What if we told you that you can be busy AND practice mindfulness?
Chances are this isn’t the first time you’ve heard the term “mindfulness,” as it has been a hot topic in the mental health world for the past decade. Based on a growing body of literature, daily mindfulness practice can help you to manage stress and improve your overall mental and physical health. Despite the buzz surrounding it, you may have no idea what mindfulness is or how to incorporate it into your already busy life.
So, let’s start with a basic definition. Mindfulness, as defined by modern day mindfulness guru Jon Kabat-Zinn, is “paying attention, on purpose, in the present moment, non-judgmentally.” And what exactly does that mean? Well, let’s break this definition down a bit:
Paying attention “on purpose”
Mindfulness involves consciously turning your awareness to any thoughts, feelings, sensations, and emotions you might be experiencing at that moment. Mindfulness differs from awareness in that we might be aware of being irritable, but that does not necessarily mean I am being mindful of my irritability. That is, in order to be mindful, you need to be purposefully aware of yourself, and not just vaguely or habitually aware.
Paying attention “in the present moment”
Left to itself, the mind wanders through all kinds of thoughts. How many times have you been reading a book or article only to get to the bottom of the page and realize you have no idea what you just read? Or have you ever noticed how often you spend time thinking about the past or predicting the future? Both these examples illustrate the mind not being in the “present moment.” Thus, mindfulness involves purposefully directing out awareness away from thoughts about the past or future and towards the present moment. This is often done through an “anchor,” such as the breath.
Paying attention “non-judgmentally”
At the core of mindfulness is the ability to remain non-judgmental. To put this another way, mindfulness is an emotionally non-reactive state. You don’t judge thoughts, emotions, sensations, or feelings as “good” or “bad.” You just simply note them arising and passing, just like leaves on a stream. As a more concrete example, whether it is a pleasant emotion (e.g. happiness) or a more painful experience (e.g. sadness), both emotions are treated the same way when being mindful.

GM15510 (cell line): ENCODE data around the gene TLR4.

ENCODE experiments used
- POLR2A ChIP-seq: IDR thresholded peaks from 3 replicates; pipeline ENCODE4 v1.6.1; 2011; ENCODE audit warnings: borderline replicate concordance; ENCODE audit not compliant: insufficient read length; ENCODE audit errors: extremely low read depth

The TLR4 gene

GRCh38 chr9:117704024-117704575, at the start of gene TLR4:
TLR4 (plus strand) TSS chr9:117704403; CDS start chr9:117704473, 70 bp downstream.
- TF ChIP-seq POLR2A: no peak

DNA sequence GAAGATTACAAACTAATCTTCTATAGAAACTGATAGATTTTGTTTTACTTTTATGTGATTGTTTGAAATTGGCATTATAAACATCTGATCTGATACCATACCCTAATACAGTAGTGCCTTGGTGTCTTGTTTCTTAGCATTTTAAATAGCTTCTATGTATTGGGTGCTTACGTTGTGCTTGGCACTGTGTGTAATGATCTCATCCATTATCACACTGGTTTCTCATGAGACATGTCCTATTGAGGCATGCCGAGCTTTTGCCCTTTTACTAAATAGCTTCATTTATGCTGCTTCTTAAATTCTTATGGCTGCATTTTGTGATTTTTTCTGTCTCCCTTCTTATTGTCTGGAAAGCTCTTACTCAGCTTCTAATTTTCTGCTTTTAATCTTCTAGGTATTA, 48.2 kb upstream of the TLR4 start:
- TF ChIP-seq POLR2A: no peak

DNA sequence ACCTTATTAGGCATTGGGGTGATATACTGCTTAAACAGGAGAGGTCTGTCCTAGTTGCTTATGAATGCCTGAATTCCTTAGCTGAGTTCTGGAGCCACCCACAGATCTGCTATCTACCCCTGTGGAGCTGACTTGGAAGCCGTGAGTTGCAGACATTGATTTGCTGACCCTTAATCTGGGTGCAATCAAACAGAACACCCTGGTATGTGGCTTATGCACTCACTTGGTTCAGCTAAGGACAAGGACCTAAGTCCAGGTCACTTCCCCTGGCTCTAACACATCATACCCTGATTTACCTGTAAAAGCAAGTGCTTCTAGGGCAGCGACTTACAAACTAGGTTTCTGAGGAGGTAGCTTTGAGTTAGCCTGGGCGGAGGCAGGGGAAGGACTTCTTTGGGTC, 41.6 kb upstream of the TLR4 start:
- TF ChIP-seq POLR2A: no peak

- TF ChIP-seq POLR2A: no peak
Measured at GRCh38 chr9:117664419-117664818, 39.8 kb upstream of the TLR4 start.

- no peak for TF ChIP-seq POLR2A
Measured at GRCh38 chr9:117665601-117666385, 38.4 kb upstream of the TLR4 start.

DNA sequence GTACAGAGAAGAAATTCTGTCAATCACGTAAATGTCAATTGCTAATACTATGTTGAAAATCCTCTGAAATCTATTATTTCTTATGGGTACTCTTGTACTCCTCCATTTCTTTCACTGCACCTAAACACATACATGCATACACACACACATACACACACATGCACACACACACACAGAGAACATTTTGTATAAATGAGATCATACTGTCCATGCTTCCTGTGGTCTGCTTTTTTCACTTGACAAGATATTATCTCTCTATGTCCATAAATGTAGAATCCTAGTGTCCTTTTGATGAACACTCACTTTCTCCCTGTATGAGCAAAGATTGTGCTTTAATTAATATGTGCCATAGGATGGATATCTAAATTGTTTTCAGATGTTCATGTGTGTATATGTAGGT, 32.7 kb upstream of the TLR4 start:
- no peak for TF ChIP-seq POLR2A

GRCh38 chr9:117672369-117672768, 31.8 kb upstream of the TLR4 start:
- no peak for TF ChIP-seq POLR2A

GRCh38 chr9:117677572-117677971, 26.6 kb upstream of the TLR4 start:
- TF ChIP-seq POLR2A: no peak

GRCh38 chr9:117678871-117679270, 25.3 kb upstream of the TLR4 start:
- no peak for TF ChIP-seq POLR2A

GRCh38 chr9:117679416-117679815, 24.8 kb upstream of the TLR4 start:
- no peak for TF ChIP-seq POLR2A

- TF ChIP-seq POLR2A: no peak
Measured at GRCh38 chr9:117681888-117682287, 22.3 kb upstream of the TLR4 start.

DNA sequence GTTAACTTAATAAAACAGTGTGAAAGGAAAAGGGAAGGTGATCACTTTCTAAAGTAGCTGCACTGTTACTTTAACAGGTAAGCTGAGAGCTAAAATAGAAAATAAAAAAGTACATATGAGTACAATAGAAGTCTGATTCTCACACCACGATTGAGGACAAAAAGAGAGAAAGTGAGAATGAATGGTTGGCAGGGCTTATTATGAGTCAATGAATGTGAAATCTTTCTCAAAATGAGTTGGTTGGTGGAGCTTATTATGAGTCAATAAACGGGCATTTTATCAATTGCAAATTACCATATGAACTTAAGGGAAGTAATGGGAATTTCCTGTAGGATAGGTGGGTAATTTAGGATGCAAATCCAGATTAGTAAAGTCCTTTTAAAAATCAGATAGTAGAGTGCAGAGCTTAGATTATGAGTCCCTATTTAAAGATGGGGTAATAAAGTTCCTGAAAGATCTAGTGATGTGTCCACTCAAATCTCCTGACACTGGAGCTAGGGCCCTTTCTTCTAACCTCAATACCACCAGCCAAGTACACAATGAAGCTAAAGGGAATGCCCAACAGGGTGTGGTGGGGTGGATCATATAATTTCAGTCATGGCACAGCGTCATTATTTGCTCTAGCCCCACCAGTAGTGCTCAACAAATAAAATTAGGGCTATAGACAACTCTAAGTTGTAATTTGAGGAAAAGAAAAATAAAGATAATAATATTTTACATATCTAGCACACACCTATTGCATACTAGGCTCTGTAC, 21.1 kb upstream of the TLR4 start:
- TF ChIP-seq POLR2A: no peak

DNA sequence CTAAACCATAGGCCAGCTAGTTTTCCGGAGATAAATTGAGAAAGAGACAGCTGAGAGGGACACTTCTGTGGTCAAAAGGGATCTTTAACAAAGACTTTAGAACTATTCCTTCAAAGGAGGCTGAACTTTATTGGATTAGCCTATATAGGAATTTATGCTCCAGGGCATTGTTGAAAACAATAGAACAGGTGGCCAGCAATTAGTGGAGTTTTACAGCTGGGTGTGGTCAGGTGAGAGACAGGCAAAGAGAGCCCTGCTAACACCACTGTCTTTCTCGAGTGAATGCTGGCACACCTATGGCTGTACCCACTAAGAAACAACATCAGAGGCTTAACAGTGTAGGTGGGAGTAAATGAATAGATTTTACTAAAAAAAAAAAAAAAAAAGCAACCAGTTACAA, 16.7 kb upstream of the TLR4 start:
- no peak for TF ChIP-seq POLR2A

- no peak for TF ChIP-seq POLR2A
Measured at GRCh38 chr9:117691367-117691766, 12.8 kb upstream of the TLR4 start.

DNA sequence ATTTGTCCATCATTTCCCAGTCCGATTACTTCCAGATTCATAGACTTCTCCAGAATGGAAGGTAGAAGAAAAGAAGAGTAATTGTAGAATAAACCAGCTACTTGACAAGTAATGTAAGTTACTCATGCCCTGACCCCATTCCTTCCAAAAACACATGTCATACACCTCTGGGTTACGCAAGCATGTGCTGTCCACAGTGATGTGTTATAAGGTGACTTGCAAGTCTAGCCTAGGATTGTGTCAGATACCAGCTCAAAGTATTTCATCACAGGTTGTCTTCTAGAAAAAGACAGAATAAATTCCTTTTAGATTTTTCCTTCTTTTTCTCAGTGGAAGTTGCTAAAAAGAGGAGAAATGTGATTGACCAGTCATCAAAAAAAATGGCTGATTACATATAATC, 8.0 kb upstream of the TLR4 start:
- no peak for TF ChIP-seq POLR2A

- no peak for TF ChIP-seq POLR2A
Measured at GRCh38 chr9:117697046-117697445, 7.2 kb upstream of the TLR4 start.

Now that we have a better understanding of what mindfulness is, here are a few ways to add it to your busy life:
1. Take a single mindful breath whenever you’re stopped at any red light.
Use this unavoidable, natural pause to take a single mindful breath. You might be surprised by how much tension you are unconsciously holding your body from rushing around all the time.
2. Take your first two bites or first two sips, mindfully.
Dedicating a whole meal to eating mindfully might seem like a daunting task, but just two bites or two sips might be less intimidating. To eat mindfully, you will just pay attention to the sensory experience of your food or drink (i.e. taste, smell, texture).
3. Take one mindful breath whenever you sit down to start a meeting.
This idea is similar to the red-light example, but instead of using the light you’re going to use the start of any meeting. Again, you will take one mindful breath to ground yourself and focus your awareness to the present moment. This can be done with phone meetings as well as in person meetings.
4. Your choice – Link a single mindful breath to any behavior you do at least once a day.
Maybe you don’t have meetings regularly and want another idea of how to add mindfulness into your day. Essentially, you can add a mindful breath to any behavior you do at least once a day. Here are some ideas:
When you wake up in the morning
When you shower
Before going to bed at night
When you are washing your hands
Before or after checking your emails.
Download a mindfulness app
There a few great (and free!) apps out there that can help get you started on a daily mindfulness practice. All the apps listed below are compatible with iOS and Android operating systems:
Stop, Breathe, & Think
Original Article by Alice Boyes, Ph.D.